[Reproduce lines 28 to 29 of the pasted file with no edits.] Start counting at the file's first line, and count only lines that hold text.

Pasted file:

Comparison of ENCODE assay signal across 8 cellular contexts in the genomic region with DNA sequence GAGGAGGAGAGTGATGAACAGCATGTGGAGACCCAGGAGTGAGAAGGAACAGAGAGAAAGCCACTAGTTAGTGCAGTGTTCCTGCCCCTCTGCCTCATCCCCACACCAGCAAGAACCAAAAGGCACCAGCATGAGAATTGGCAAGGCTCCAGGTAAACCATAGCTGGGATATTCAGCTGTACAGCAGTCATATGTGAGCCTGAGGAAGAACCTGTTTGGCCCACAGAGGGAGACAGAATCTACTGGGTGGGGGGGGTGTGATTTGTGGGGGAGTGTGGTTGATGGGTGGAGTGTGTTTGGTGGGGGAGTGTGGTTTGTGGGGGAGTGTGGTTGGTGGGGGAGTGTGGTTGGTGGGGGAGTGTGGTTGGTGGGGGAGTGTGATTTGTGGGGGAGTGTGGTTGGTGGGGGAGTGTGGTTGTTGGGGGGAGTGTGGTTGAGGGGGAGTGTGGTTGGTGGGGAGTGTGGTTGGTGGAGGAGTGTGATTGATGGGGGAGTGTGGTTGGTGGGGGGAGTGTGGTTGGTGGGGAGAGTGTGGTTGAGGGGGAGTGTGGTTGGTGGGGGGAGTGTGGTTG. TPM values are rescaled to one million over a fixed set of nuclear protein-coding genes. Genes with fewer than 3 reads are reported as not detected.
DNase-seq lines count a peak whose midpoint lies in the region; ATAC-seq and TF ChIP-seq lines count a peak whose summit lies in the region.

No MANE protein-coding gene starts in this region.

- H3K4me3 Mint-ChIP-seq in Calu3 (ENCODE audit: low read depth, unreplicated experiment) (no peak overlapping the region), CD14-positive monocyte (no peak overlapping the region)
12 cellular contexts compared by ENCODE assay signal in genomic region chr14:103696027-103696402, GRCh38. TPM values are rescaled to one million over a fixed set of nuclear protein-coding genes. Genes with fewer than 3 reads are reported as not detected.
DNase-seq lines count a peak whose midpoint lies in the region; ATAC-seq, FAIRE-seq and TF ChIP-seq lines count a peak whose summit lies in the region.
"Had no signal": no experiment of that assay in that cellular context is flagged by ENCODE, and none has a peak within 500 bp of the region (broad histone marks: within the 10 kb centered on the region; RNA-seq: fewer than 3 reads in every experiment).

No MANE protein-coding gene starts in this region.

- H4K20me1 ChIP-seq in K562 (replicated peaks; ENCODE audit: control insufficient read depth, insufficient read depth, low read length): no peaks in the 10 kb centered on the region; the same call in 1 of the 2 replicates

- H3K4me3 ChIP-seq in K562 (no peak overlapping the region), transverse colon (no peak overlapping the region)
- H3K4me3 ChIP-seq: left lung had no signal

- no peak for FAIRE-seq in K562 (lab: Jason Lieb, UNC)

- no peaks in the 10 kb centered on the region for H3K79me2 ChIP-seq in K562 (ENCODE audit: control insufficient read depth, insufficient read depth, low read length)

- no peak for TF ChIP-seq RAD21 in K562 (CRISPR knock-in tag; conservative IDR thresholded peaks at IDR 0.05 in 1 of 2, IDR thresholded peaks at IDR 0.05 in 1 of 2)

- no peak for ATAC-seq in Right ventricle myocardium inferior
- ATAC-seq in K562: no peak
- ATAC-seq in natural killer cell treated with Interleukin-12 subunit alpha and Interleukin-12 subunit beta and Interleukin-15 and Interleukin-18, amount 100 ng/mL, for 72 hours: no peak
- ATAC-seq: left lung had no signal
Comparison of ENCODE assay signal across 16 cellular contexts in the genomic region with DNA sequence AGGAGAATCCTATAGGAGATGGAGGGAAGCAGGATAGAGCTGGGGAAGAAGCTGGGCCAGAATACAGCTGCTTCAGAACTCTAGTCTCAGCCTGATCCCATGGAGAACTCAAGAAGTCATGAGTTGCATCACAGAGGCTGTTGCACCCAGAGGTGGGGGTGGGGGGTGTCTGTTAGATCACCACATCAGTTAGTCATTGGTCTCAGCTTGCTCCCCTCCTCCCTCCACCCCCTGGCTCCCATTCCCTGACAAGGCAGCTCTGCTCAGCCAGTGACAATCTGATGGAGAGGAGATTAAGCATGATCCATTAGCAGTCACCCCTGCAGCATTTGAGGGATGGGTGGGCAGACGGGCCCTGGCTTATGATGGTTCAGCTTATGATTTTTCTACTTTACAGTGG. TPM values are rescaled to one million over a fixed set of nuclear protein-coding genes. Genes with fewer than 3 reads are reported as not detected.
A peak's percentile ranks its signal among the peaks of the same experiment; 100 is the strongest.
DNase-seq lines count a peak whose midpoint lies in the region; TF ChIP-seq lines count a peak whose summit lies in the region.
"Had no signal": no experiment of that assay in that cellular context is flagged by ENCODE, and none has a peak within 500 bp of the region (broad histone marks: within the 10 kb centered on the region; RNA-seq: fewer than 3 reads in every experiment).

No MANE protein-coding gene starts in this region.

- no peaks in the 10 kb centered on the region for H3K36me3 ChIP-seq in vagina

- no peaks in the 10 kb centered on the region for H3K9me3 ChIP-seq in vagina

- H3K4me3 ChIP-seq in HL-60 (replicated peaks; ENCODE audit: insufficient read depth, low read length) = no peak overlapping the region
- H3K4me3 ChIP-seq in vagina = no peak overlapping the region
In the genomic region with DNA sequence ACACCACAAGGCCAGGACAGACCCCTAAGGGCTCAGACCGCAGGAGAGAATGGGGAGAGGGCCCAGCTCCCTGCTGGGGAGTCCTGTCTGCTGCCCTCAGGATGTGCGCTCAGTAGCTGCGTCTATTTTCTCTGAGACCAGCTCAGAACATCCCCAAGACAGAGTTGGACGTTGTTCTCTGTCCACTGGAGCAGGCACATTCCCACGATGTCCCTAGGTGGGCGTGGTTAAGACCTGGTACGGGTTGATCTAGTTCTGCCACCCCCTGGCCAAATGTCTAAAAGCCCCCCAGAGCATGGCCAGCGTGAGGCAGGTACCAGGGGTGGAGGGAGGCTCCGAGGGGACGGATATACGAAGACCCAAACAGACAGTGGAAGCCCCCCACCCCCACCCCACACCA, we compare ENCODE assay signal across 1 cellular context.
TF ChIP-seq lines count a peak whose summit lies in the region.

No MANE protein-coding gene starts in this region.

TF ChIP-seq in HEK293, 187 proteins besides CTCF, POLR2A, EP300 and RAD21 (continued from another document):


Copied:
In the genomic region with DNA sequence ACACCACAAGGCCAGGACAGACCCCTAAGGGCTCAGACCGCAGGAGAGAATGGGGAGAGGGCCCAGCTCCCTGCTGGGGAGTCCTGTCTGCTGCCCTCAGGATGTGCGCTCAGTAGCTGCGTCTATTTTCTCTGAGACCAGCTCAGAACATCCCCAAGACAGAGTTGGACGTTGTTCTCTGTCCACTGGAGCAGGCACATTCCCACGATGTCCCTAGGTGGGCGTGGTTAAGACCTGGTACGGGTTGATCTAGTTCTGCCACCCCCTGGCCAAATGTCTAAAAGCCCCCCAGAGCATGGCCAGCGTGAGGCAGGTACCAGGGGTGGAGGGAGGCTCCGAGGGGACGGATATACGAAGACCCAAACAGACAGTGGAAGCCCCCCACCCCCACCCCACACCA, we compare ENCODE assay signal across 1 cellular context.
TF ChIP-seq lines count a peak whose summit lies in the region.